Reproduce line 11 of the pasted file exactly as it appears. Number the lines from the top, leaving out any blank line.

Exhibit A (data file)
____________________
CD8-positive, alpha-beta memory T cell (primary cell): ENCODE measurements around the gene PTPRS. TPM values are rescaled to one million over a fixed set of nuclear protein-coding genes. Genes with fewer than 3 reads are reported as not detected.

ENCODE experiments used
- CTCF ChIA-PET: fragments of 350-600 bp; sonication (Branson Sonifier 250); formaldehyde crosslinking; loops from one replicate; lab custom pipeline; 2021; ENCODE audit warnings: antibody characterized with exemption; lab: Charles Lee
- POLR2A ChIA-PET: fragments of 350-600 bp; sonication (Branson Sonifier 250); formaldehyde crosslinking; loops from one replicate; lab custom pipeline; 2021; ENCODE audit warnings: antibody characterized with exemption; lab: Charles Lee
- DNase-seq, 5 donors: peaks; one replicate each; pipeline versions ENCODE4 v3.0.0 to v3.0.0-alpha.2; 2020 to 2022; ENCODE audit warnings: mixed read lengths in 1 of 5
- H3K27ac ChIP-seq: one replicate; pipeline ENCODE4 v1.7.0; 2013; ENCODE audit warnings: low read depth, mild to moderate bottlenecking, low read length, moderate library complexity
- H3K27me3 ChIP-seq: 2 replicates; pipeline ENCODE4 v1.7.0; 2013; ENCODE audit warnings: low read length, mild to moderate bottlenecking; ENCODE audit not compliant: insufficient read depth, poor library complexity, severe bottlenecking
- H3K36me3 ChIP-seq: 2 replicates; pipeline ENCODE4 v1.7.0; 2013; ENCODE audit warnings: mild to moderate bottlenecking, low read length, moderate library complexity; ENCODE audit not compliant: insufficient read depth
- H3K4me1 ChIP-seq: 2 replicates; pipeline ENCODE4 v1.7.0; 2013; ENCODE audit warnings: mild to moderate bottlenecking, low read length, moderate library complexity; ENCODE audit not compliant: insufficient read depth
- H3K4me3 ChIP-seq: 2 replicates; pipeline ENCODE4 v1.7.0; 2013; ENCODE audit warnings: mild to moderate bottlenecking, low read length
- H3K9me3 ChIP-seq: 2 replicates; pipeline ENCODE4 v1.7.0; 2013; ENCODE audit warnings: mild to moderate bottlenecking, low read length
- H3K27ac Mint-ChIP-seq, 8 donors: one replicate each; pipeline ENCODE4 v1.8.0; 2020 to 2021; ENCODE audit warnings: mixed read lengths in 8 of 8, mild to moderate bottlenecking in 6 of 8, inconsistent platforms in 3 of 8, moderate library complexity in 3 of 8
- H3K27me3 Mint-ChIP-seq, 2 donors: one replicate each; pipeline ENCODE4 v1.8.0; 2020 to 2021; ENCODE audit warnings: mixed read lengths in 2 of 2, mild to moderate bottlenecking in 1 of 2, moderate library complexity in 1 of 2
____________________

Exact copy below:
- H3K9me3 ChIP-seq: 2 replicates; pipeline ENCODE4 v1.7.0; 2013; ENCODE audit warnings: mild to moderate bottlenecking, low read length